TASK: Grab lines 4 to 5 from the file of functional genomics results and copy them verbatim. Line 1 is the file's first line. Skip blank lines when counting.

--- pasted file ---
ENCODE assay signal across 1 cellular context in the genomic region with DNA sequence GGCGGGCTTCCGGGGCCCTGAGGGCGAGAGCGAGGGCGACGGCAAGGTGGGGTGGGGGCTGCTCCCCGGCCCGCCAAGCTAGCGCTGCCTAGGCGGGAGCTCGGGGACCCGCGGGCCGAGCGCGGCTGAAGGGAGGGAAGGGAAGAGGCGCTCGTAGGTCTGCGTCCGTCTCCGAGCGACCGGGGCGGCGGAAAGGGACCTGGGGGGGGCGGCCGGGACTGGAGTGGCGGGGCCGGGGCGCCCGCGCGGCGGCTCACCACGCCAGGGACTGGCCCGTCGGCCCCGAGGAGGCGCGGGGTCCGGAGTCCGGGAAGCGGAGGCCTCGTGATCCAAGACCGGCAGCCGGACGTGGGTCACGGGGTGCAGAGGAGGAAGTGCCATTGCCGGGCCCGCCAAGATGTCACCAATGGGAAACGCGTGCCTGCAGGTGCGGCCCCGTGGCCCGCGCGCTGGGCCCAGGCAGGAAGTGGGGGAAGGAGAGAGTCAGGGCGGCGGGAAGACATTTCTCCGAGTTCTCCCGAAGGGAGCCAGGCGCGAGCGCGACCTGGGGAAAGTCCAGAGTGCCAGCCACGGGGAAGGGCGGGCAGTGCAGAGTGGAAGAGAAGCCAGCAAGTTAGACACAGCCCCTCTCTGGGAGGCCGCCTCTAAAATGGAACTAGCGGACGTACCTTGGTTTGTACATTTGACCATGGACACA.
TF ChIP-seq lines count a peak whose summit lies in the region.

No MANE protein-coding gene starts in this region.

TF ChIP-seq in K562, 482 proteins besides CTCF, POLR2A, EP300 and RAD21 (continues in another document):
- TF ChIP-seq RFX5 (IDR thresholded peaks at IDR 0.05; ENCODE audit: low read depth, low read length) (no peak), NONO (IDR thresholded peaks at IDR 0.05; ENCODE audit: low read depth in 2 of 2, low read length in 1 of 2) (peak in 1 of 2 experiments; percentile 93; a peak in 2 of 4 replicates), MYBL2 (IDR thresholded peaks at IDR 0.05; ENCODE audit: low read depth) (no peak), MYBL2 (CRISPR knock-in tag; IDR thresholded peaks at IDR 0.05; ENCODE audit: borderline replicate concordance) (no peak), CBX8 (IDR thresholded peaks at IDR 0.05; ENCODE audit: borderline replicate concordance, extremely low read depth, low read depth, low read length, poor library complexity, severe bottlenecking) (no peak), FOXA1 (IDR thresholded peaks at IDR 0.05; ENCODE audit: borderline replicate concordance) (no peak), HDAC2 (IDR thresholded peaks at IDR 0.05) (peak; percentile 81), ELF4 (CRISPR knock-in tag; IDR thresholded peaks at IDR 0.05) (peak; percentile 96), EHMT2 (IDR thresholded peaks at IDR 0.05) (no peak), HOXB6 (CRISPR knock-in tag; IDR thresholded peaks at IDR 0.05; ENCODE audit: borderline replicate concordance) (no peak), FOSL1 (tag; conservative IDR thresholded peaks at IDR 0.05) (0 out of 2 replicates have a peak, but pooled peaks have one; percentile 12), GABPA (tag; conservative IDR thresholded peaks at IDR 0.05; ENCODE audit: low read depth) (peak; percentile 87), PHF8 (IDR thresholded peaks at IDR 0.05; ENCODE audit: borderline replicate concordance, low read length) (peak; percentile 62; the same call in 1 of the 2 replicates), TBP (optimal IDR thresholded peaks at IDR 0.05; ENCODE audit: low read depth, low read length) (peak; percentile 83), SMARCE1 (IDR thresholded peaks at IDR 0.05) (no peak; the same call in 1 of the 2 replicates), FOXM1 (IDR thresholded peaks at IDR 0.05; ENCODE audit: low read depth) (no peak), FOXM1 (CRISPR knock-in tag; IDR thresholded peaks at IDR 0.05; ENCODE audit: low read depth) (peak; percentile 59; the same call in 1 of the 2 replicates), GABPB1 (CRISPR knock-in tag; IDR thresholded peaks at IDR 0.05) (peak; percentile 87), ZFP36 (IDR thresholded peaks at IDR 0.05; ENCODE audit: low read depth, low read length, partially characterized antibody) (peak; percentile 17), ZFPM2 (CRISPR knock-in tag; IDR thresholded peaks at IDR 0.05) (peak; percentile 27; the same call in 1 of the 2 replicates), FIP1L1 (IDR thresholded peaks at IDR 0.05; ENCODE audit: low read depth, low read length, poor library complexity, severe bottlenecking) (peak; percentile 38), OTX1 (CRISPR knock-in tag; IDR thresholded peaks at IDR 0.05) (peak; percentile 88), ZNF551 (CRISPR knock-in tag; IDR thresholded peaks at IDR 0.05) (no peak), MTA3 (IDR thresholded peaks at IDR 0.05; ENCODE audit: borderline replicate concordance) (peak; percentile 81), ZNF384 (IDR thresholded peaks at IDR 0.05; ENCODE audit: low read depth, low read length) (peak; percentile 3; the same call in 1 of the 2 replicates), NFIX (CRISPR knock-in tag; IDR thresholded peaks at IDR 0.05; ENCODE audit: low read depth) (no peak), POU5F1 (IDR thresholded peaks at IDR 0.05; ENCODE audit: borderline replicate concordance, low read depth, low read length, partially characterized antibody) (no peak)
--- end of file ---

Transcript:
TF ChIP-seq in K562, 482 proteins besides CTCF, POLR2A, EP300 and RAD21 (continues in another document):
- TF ChIP-seq RFX5 (IDR thresholded peaks at IDR 0.05; ENCODE audit: low read depth, low read length) (no peak), NONO (IDR thresholded peaks at IDR 0.05; ENCODE audit: low read depth in 2 of 2, low read length in 1 of 2) (peak in 1 of 2 experiments; percentile 93; a peak in 2 of 4 replicates), MYBL2 (IDR thresholded peaks at IDR 0.05; ENCODE audit: low read depth) (no peak), MYBL2 (CRISPR knock-in tag; IDR thresholded peaks at IDR 0.05; ENCODE audit: borderline replicate concordance) (no peak), CBX8 (IDR thresholded peaks at IDR 0.05; ENCODE audit: borderline replicate concordance, extremely low read depth, low read depth, low read length, poor library complexity, severe bottlenecking) (no peak), FOXA1 (IDR thresholded peaks at IDR 0.05; ENCODE audit: borderline replicate concordance) (no peak), HDAC2 (IDR thresholded peaks at IDR 0.05) (peak; percentile 81), ELF4 (CRISPR knock-in tag; IDR thresholded peaks at IDR 0.05) (peak; percentile 96), EHMT2 (IDR thresholded peaks at IDR 0.05) (no peak), HOXB6 (CRISPR knock-in tag; IDR thresholded peaks at IDR 0.05; ENCODE audit: borderline replicate concordance) (no peak), FOSL1 (tag; conservative IDR thresholded peaks at IDR 0.05) (0 out of 2 replicates have a peak, but pooled peaks have one; percentile 12), GABPA (tag; conservative IDR thresholded peaks at IDR 0.05; ENCODE audit: low read depth) (peak; percentile 87), PHF8 (IDR thresholded peaks at IDR 0.05; ENCODE audit: borderline replicate concordance, low read length) (peak; percentile 62; the same call in 1 of the 2 replicates), TBP (optimal IDR thresholded peaks at IDR 0.05; ENCODE audit: low read depth, low read length) (peak; percentile 83), SMARCE1 (IDR thresholded peaks at IDR 0.05) (no peak; the same call in 1 of the 2 replicates), FOXM1 (IDR thresholded peaks at IDR 0.05; ENCODE audit: low read depth) (no peak), FOXM1 (CRISPR knock-in tag; IDR thresholded peaks at IDR 0.05; ENCODE audit: low read depth) (peak; percentile 59; the same call in 1 of the 2 replicates), GABPB1 (CRISPR knock-in tag; IDR thresholded peaks at IDR 0.05) (peak; percentile 87), ZFP36 (IDR thresholded peaks at IDR 0.05; ENCODE audit: low read depth, low read length, partially characterized antibody) (peak; percentile 17), ZFPM2 (CRISPR knock-in tag; IDR thresholded peaks at IDR 0.05) (peak; percentile 27; the same call in 1 of the 2 replicates), FIP1L1 (IDR thresholded peaks at IDR 0.05; ENCODE audit: low read depth, low read length, poor library complexity, severe bottlenecking) (peak; percentile 38), OTX1 (CRISPR knock-in tag; IDR thresholded peaks at IDR 0.05) (peak; percentile 88), ZNF551 (CRISPR knock-in tag; IDR thresholded peaks at IDR 0.05) (no peak), MTA3 (IDR thresholded peaks at IDR 0.05; ENCODE audit: borderline replicate concordance) (peak; percentile 81), ZNF384 (IDR thresholded peaks at IDR 0.05; ENCODE audit: low read depth, low read length) (peak; percentile 3; the same call in 1 of the 2 replicates), NFIX (CRISPR knock-in tag; IDR thresholded peaks at IDR 0.05; ENCODE audit: low read depth) (no peak), POU5F1 (IDR thresholded peaks at IDR 0.05; ENCODE audit: borderline replicate concordance, low read depth, low read length, partially characterized antibody) (no peak)